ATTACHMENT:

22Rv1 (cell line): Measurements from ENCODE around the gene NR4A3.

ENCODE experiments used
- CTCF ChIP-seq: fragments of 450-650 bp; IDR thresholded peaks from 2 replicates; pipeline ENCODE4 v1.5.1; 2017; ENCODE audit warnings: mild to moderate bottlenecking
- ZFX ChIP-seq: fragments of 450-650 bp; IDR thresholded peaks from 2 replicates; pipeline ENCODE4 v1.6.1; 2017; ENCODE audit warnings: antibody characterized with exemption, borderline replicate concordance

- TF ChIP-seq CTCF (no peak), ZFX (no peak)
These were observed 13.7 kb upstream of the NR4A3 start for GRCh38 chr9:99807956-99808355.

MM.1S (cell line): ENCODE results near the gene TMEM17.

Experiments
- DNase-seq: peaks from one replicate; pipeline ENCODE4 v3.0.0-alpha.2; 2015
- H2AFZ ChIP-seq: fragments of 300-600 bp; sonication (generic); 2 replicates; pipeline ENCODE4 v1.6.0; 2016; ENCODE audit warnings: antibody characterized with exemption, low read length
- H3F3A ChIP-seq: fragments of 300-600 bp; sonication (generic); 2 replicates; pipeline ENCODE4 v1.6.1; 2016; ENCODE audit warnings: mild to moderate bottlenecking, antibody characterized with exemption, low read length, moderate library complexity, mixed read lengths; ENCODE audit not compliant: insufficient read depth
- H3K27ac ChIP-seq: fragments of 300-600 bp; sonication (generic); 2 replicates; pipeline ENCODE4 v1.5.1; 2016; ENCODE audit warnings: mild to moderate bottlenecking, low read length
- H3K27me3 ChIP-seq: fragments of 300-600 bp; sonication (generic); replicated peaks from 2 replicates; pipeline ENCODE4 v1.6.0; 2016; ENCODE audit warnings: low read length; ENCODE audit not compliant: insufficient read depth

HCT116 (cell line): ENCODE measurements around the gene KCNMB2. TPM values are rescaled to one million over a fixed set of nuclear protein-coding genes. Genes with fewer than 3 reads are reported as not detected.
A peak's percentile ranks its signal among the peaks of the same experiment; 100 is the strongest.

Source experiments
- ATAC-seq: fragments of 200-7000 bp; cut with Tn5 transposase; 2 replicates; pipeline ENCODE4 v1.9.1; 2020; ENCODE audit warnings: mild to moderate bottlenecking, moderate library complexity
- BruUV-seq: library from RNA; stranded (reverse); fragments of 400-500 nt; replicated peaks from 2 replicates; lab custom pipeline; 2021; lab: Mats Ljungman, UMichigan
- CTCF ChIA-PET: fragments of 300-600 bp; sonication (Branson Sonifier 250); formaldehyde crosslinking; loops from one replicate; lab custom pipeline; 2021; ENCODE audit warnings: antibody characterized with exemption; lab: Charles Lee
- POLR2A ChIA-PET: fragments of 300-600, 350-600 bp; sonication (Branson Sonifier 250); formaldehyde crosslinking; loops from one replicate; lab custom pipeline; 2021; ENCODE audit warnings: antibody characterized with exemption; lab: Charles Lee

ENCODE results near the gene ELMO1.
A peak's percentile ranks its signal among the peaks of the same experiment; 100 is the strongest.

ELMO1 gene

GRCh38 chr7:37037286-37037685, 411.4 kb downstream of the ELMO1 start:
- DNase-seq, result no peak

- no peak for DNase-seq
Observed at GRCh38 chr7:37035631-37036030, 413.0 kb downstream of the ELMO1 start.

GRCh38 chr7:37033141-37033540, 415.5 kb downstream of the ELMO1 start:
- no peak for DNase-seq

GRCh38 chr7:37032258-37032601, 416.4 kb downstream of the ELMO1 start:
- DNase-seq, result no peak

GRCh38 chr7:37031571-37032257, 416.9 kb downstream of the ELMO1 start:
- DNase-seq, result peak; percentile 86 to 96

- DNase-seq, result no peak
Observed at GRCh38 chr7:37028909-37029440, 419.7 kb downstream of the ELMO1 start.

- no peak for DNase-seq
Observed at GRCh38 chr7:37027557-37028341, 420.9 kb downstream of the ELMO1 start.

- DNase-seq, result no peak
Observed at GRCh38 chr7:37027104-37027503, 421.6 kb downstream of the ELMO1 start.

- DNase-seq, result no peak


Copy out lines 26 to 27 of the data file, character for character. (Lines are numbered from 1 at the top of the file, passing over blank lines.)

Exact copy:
- no peak for DNase-seq
Observed at GRCh38 chr7:37035631-37036030, 413.0 kb downstream of the ELMO1 start.